at a snail’s pace

For the spring season we created this menagerie for our window: little molluscs making their way up yarn stems to fuzzy flower tops

here’s a close-up.

and some more views

This fine specimen (above) was created with the pattern by the genius knitter Hansi Singh who wrote the book Amigurumi Knits.  This book is one of my favorites with glorious examples of all sorts of knit creatures from snails to lobsters to jackalopes. 
The other snails are my own creation.  It’s a simpler, quicker knit snail!  The pattern is here after the jump. 

Craftily yours


Needles: 3.5mm DPN’s

Yarn: Shell- 1 ball worsted Noro Kureyon; Body- 1 skein Cascade 220.

Other materials: darning needle, polyfill stuffing, 2 small beads for eyes, scissors.

Gauge: 22 sts and 30 rows/10cm.

Finished size: head to tail about 12 cm long and 10cm tall.


Leave 30cm tail, before creating slipknot for casting on. The tail will be used later on to sew the shell into shape.

CO: 3sts, onto one DPN.

Kf&b onto one needle, *use another needle and kf&b* repeat once more (6sts total, 2 sts on each of three needles).

Join into round, place marker to indicate beginning of round. Move marker along as shell gets longer.

Round 1 & 3: K

Round 2: *Kf&b, K1* repeat to end of round (9sts)

Round 4: Kf&b, K to end of round.

Round 5, 6, 7: K

Repeat rounds 4-7, till 20sts total. For more comfortable knitting you can redistribute the stitches between your needles once there are too many on one needle.

Repeat rounds 4-5, till 30sts total.

BO, cut yarn leaving 30cm tail, stuff loosely.

Thread the tail from CO onto darning needle. Starting at the tip, roll the shell down a little at a time and secure it using the darning needle and leftover tail. Continue all the way to the bottom of the shell.

Set aside.


Starting at the tail.

CO: 3sts onto one DPN.

Kf&b onto one needle, Pf&b onto second needle, Kf&b onto third needle (6sts total, 2 sts on each of three needles).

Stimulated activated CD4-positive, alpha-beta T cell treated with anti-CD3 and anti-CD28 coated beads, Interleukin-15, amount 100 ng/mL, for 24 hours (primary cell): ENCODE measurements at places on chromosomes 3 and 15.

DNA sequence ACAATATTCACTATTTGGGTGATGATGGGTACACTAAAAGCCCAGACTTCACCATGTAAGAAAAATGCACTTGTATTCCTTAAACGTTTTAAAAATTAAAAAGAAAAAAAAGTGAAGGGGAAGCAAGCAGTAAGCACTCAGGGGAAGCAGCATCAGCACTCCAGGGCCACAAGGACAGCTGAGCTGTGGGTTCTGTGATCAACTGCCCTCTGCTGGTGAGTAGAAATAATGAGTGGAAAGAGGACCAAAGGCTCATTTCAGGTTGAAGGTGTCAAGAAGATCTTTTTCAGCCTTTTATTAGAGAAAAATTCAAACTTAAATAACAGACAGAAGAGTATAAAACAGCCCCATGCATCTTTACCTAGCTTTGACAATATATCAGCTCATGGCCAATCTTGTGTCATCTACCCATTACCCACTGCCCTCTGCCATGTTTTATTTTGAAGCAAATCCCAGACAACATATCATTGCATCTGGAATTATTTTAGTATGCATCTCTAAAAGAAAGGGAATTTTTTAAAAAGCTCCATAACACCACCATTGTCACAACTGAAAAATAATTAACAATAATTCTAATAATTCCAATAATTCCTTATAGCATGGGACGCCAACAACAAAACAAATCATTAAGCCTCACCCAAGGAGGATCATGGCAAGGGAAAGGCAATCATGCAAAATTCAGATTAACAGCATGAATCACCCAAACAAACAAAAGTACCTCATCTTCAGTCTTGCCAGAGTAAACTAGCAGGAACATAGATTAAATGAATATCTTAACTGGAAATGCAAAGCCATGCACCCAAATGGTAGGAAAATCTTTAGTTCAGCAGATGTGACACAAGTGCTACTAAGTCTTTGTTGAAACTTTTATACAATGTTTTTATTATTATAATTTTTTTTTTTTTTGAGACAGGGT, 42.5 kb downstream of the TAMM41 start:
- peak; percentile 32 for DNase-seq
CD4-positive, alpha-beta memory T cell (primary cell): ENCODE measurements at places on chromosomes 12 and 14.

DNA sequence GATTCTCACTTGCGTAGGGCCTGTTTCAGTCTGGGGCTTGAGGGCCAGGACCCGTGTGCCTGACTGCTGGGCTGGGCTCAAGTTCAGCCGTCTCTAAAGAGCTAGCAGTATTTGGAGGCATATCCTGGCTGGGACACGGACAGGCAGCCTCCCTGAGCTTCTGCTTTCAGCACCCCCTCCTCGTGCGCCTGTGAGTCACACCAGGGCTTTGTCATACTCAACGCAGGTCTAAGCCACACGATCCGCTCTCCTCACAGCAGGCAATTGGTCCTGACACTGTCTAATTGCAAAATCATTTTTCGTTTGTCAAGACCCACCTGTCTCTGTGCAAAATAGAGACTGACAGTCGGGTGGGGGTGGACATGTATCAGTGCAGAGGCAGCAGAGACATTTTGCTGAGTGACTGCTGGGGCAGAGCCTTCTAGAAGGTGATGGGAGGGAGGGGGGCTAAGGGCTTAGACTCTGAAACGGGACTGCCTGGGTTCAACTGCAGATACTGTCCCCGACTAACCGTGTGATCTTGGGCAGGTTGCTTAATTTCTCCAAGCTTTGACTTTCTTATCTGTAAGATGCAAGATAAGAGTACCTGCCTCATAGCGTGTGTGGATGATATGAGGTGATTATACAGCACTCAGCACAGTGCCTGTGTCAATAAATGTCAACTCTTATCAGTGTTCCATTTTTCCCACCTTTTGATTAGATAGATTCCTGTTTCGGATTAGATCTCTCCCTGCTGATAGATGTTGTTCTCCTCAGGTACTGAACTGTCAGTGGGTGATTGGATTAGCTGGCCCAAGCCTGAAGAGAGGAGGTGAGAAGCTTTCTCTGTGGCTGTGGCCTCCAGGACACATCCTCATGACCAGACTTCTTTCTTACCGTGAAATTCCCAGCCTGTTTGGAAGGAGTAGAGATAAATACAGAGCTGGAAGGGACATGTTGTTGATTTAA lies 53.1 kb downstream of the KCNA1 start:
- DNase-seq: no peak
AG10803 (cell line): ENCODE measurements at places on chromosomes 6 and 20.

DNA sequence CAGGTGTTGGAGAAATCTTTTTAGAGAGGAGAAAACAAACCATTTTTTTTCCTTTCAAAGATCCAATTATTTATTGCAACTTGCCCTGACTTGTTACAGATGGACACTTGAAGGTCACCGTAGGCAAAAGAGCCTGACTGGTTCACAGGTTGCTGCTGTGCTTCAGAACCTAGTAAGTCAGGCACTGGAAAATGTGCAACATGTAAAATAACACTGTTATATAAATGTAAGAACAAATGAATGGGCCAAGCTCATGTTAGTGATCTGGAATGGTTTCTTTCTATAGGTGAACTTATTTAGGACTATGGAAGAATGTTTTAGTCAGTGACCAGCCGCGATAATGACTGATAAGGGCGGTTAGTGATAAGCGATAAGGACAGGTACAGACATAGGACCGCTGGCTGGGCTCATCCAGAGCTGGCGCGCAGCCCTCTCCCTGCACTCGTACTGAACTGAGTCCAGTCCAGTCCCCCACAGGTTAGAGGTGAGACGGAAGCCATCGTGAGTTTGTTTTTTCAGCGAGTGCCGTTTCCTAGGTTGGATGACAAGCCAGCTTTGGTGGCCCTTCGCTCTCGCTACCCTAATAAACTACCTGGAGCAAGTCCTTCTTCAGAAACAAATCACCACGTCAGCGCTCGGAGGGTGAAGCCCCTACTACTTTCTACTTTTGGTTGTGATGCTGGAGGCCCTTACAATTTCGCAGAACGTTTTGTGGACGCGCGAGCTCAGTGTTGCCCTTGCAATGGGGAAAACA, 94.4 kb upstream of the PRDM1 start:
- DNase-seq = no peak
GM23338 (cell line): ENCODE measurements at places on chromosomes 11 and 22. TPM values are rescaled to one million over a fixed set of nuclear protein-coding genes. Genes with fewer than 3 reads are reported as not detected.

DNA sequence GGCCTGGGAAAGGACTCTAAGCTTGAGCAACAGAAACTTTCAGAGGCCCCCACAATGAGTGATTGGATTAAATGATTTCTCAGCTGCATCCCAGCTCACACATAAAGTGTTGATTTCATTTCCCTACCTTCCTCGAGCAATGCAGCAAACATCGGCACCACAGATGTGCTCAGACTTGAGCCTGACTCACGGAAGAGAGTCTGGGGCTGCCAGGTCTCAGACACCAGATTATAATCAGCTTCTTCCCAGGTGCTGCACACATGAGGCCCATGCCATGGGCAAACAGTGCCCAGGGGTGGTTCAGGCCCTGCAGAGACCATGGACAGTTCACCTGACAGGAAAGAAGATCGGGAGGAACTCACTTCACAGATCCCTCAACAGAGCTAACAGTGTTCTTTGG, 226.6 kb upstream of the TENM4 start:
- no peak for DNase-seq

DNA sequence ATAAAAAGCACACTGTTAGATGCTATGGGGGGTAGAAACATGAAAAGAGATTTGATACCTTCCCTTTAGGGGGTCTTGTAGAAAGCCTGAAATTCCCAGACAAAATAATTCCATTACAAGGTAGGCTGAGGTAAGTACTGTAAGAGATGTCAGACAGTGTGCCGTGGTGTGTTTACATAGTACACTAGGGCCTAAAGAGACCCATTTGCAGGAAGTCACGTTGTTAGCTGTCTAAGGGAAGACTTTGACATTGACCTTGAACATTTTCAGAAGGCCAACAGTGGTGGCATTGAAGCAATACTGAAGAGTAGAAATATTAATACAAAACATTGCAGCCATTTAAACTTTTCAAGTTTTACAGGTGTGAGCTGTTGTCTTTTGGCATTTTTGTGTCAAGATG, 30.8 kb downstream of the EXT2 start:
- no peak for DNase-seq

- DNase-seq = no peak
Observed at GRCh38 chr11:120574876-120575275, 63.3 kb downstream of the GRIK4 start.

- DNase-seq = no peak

Join into round, place marker to indicate beginning of round. Move marker along as body gets longer.

Round 1: K2, P2, K2.

Round 2: (K1, M1)x2, (P1, M1)x2, (K1, M1)x2; (12sts).

Round 3: K3, P6, K3.

Round 4: K3, M1 (P3, M1)x2, K3, M1; (16sts). Redistribute your stitches as follows: needle 1: 4 knit sts, needle 2: 8 purl sts, needle 3: 4 knit sts (end of round).

Round 5: K4, P8, K4.

Repeat round 5 till body is slightly longer then the shell, about 10cm long.

Next:  K4, P8, *K8 W&T, P8, W&T, K8, P8*, Repeat once more.

Redistribute sts between 2 needles, purl sts on one needle and knit sts on second needle. Stuff the body, but don’t overstuff. Over-stuffed snails will not stand up. BO using 3-needle bind off technique. Weave in loose ends.

Attach shell to purl side of the body using darning needle and leftover tail from binding off the shell.

Sew beads in place for eyes. Or create French knots instead of beads if you are giving the creature to a small child.

6 responses to “at a snail’s pace

  1. The window looks terrific – great work!!!

  2. Those escargots made me giggle! I hope I can get down there to see them! The googly eyes on the long stalks are the best! Whipping up a batch of garlic butter.

  3. They are hilrarious!
    Thanks for posting

  4. Thank you for your beautiful patterns. I have made many polar bears and am now going to attempt the snail, from Gilly Sloper, Cornwall UK

  5. Stephanie Phoenix

    Can you make this snail on two straight needles

    • kristinledgett

      Hello Stephanie,
      You may be able to make a snail with two needles by making long flat pieces that could be folded in half and seamed. You could use similar cast on amounts and increases similar increases represented in this pattern. Good luck with it.

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